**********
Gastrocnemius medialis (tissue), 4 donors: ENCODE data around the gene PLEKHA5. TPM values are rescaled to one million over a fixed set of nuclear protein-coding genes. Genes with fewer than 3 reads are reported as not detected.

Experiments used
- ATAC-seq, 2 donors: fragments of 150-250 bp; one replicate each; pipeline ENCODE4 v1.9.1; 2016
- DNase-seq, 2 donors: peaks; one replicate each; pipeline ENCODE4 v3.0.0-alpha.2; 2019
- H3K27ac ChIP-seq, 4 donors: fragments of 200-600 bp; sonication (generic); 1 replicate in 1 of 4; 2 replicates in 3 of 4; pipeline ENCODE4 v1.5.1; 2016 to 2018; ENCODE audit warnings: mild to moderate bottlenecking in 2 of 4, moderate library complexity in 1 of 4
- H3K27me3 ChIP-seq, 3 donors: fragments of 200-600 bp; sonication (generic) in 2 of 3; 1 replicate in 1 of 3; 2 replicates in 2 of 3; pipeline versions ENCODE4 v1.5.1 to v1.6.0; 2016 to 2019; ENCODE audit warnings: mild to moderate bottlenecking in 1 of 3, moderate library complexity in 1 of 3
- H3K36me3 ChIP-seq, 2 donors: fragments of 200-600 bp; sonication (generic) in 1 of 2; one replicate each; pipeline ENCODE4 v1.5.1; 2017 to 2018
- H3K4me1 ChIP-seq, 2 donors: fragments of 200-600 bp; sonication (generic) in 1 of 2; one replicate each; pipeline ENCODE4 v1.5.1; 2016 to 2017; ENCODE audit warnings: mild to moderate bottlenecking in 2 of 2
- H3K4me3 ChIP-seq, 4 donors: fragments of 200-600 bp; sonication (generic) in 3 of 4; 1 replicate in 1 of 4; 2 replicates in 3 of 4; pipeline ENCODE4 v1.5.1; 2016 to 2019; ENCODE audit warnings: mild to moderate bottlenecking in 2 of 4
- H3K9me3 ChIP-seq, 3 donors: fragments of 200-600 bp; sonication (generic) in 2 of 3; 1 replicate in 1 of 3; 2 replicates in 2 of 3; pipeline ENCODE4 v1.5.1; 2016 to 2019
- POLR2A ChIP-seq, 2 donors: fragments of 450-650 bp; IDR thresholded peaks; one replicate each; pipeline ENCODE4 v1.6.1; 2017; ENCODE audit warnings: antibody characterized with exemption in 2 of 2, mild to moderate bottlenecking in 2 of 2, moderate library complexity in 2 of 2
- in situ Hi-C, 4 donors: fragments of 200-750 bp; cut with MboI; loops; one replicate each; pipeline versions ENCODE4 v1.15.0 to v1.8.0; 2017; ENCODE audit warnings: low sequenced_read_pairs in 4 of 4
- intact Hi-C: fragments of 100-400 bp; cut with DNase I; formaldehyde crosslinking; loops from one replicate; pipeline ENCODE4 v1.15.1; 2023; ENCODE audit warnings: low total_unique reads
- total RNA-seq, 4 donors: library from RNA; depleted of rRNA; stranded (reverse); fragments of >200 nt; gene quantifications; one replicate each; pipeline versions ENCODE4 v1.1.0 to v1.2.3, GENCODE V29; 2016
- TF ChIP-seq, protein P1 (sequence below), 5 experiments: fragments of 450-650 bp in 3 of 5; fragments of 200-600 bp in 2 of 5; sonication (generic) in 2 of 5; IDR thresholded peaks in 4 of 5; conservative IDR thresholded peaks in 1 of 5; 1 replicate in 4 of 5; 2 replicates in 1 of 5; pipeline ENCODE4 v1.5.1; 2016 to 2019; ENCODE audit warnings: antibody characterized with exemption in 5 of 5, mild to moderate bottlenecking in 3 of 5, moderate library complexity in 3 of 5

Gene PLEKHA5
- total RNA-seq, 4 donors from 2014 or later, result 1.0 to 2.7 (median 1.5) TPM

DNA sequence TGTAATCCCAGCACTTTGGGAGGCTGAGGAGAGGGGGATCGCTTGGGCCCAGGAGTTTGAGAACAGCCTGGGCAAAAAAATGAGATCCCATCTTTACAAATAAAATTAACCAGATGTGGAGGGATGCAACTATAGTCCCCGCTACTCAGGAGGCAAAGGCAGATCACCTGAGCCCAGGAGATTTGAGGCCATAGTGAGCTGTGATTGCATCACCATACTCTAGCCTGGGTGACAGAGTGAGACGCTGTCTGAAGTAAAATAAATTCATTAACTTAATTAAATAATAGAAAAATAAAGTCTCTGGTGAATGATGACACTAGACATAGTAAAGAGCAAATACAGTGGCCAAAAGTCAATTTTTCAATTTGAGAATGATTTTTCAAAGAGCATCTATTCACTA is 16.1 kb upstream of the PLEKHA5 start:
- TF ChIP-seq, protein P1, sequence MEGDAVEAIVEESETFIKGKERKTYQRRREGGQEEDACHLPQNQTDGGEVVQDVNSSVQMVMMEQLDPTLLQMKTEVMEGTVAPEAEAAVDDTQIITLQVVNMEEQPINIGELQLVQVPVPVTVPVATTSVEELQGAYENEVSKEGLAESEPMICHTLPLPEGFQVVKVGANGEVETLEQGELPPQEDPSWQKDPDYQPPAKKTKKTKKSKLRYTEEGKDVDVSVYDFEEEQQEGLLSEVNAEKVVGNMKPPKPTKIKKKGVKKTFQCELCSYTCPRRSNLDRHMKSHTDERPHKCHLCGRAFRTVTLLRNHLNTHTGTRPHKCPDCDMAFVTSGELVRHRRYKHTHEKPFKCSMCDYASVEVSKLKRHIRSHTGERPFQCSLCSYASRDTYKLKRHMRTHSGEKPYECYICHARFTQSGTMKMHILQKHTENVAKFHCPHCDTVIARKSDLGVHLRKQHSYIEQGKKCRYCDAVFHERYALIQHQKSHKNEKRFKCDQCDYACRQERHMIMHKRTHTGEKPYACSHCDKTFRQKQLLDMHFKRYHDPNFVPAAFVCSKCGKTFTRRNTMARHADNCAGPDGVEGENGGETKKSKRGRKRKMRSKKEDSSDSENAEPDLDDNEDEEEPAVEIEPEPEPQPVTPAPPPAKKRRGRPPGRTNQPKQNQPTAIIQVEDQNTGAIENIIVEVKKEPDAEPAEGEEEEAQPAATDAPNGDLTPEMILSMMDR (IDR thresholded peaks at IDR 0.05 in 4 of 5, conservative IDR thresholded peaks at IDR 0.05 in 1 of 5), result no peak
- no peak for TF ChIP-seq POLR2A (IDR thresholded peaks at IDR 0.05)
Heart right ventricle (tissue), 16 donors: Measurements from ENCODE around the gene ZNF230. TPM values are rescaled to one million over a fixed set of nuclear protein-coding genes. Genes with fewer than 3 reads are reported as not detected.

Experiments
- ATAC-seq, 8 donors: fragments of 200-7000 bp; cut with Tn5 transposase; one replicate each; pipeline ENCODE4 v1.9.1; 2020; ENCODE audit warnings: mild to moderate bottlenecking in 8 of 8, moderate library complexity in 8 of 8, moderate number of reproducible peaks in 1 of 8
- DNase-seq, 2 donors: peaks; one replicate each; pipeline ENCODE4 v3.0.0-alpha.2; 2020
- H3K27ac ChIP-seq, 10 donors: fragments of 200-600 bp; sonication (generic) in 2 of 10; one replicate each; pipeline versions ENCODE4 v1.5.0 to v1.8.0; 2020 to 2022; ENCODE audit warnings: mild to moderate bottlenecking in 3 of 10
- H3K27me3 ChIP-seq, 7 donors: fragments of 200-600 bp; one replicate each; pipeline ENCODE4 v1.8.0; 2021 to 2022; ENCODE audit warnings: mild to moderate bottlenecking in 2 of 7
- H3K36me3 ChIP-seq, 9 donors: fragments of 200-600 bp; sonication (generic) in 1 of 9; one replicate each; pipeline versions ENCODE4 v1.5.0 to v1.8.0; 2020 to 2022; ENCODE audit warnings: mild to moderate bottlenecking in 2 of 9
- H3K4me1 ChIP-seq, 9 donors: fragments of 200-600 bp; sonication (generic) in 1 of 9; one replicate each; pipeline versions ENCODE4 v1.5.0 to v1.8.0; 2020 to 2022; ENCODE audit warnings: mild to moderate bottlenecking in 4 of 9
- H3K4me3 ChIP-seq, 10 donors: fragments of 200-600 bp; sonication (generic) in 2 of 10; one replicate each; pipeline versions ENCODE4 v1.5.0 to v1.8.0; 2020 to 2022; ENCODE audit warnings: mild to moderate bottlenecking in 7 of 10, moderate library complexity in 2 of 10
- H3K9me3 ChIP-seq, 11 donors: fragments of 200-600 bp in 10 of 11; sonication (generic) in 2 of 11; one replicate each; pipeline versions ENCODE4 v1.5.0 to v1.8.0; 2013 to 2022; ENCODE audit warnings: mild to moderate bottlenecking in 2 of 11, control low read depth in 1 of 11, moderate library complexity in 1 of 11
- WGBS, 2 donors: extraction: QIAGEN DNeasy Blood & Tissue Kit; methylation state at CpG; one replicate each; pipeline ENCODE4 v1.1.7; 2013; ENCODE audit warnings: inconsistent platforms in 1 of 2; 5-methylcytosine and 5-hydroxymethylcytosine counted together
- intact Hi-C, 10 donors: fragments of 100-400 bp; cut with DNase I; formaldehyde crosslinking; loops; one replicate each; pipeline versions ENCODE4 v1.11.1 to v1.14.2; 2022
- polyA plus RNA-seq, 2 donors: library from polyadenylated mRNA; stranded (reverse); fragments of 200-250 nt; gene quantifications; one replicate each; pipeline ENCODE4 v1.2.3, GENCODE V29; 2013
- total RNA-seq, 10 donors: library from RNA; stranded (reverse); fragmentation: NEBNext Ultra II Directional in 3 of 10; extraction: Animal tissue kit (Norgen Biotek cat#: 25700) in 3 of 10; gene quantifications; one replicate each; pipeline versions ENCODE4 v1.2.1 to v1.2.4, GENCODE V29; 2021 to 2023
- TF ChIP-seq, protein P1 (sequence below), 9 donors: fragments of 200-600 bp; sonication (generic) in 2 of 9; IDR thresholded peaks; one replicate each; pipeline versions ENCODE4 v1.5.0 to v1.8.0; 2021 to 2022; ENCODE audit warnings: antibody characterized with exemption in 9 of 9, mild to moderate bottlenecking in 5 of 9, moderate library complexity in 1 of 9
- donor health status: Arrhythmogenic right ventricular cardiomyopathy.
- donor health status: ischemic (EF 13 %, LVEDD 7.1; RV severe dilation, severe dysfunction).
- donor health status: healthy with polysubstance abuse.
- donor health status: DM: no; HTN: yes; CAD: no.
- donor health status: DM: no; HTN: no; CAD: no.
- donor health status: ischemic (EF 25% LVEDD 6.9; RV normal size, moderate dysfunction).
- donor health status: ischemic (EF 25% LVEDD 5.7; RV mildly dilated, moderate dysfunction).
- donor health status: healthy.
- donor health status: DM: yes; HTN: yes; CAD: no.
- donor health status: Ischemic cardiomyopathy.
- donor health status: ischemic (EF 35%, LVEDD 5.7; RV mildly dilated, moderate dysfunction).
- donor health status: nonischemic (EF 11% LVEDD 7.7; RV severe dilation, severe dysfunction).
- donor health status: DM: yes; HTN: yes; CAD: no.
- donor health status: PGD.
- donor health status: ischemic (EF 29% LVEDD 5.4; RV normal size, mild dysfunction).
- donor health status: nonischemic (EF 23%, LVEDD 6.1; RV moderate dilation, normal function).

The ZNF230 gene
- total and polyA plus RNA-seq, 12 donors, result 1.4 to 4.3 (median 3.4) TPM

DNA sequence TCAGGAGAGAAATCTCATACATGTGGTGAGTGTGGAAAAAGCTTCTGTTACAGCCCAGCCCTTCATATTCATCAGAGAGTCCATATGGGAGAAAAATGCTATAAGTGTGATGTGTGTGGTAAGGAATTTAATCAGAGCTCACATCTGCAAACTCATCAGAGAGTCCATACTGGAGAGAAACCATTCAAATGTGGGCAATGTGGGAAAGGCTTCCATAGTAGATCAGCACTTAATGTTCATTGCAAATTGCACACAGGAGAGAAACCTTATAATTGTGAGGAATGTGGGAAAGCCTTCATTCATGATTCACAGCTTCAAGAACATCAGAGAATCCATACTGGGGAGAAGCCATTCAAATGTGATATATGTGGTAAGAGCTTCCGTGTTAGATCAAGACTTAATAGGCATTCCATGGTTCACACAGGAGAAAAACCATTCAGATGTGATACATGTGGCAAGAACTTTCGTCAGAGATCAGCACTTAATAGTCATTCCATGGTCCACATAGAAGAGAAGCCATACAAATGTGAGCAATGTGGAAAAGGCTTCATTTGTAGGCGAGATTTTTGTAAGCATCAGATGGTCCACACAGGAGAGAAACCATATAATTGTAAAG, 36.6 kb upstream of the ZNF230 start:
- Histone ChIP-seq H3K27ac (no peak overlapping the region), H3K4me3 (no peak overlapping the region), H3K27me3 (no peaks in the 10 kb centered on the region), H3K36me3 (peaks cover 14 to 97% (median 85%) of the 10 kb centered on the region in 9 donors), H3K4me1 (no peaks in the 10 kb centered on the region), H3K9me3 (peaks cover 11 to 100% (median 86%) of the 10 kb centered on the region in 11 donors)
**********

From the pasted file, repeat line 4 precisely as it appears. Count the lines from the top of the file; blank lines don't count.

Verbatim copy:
- DNase-seq, 2 donors: peaks; one replicate each; pipeline ENCODE4 v3.0.0-alpha.2; 2019